Howard strikes gold with Gibbons' transfer

April 24, 1994|By Rick Belz | Rick Belz,Sun Staff Writer

Many high school coaches dream about the day that a sensational athlete -- the kind that can turn a program around -- unexpectedly transfers in from another school.

Second-year Howard High baseball coach Matt Forsyth thought he had such a player last season. Instead, the star transfer turned out to be too old and was dismissed from the team after just one week.

This season Forsyth has the genuine article, however, a transfer treasure, junior shortstop Rusty Miller.

"You hear stories in preseason about how good someone is and you learn from experience not to get your hopes up, but the first time I saw him [Miller] play I knew we had someone special," Forsyth said. "He's our go-to guy and leader by example.

"Sometimes I have to tell him to ease up in practice because I'm afraid he's going to hurt himself. Two days before our first game he got burns on his hand from diving for balls on the gym floor."

Miller, a transfer from Cardinal Gibbons where he batted .330 as a sophomore in one of the state's toughest baseball conferences, is batting .464 (13-for-28).

His hits include two doubles, three triples and two home runs. He has eight RBIs, has scored seven runs and is 6-for-6 in stolen-base attempts.

"He's quick but the thing that impresses me most about him is the way he hits the ball," Forsyth said. "Even his outs are hard hit. In one game he went 1-for-4, but hit two line drives to the outfield that were caught."

As a shortstop, Forsyth thinks Miller is solid. "He has quick reaction time, outstanding range to both sides and has a feel for where the ball will be hit," he said.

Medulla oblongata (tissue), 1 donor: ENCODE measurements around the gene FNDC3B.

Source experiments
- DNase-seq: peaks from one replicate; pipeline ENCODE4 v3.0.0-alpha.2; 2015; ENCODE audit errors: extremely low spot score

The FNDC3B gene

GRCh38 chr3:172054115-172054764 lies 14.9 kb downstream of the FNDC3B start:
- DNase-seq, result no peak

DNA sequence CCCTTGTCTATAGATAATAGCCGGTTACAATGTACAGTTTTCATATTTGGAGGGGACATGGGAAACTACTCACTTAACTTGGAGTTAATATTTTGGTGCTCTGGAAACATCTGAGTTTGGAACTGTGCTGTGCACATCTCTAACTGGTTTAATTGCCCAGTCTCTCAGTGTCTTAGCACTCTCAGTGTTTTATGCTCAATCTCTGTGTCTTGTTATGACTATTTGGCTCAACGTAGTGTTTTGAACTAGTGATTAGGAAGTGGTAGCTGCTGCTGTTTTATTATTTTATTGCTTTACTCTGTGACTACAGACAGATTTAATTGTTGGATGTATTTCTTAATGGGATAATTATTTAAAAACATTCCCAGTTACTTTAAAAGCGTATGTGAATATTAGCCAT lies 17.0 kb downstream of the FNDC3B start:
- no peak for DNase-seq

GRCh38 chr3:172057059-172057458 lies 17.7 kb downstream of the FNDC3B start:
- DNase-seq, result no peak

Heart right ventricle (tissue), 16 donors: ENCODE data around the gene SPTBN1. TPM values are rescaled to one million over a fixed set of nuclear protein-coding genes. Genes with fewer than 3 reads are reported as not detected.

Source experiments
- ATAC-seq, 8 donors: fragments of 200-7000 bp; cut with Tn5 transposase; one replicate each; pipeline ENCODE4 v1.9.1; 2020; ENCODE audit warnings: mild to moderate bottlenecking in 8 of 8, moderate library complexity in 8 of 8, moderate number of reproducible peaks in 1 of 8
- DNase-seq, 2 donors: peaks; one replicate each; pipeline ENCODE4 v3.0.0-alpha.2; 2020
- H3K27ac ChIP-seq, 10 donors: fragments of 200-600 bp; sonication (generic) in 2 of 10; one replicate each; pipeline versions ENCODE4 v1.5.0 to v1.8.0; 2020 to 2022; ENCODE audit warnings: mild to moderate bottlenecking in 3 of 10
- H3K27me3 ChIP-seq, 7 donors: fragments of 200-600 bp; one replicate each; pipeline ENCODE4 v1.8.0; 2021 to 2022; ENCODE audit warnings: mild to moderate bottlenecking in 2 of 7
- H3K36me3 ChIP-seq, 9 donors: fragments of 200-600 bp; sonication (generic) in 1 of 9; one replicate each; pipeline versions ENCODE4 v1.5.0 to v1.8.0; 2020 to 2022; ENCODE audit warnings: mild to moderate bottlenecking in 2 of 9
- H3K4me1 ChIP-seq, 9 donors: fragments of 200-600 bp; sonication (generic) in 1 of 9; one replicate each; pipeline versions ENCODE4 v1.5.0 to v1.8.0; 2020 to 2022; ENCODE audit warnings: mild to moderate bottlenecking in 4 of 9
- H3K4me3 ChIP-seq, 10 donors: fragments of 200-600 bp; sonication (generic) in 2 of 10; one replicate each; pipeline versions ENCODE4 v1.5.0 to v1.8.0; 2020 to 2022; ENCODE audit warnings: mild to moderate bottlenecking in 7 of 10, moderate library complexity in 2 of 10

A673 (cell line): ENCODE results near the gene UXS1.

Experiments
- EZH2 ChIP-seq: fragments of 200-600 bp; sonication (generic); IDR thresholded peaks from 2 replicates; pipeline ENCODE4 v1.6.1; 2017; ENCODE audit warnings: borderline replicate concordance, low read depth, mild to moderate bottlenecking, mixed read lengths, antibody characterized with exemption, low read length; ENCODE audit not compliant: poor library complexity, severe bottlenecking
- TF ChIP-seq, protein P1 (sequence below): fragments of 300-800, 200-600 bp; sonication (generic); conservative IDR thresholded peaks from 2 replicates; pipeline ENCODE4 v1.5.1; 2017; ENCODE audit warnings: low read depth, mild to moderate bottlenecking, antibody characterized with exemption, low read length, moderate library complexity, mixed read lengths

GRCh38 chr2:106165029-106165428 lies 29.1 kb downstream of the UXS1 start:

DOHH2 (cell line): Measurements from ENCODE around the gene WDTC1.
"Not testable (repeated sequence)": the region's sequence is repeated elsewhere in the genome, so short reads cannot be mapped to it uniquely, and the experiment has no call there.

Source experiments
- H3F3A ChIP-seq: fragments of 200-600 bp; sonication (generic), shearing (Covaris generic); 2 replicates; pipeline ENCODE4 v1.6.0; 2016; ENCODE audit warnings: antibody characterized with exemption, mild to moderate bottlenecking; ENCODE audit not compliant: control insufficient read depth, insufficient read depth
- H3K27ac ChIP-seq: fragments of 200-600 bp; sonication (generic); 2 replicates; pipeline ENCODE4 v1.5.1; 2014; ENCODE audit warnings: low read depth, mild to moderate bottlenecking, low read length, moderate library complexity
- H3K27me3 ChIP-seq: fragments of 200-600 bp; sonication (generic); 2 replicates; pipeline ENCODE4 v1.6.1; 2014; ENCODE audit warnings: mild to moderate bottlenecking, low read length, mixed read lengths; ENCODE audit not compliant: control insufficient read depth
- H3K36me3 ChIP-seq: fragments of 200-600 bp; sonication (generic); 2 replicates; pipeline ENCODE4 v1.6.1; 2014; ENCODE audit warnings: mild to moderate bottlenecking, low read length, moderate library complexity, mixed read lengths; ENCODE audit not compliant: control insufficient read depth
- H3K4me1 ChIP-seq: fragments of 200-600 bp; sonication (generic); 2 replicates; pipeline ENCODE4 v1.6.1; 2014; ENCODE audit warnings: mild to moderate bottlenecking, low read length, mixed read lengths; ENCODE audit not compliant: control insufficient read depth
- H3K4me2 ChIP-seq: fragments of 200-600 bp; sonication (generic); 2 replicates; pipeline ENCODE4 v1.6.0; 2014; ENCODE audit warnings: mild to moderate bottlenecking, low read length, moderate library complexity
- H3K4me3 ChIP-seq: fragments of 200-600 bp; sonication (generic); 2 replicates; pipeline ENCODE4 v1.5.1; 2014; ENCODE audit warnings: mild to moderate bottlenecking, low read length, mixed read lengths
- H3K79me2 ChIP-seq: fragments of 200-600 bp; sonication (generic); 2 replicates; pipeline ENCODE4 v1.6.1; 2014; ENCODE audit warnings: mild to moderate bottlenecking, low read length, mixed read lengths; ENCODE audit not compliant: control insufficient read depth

Miller has 30 assists, eight putouts and five errors.

Miller, 6-foot and 180 pounds, has a strong enough arm so that he is also Howard's No. 3 pitcher.

The first 10 1/3 innings he pitched this season he allowed only five hits and no earned runs. He does have control problems, however. He walked 12 batters in those 10 1/3 innings.

His streak for unearned runs was broken Friday, however, when No. 7 Glenelg roughed him up for seven hits and seven earned runs in 3 1/3 innings.

Howard's baseball program has struggled through lean times for several seasons. Last season the Lions were 1-18. And despite Friday's loss to Glenelg, this past week saw the Lions' talent begin to live up to its potential.

The Lions beat Oakland Mills, 21-8, Tuesday, and came back to topple Atholton, 16-8, Wednesday.

The win over Atholton was a shocker. No. 19 Atholton had lost just one game, and the Lions trailed 8-7 before erupting for nine runs in the bottom of the sixth inning.

Miller went 2-for-5 against Atholton and 3-for-4 against Oakland Mills. He had a homer, triple, single and three RBIs against Oakland Mills.

Miller thinks the Lions (3-7 overall, 3-4 county) can win at least eight games this season and have a strong team next season.

He knows what winning is all about because he played on Howard's county championship football team last fall.

In summer baseball he plays for the Elkridge Hurricanes, a team that finished fourth in the 14-team Baltimore Beltway League last season. Miller batted .667.

He keeps his batting eye sharp by taking a 100 swings per day using a batting machine his father installed in the back yard.

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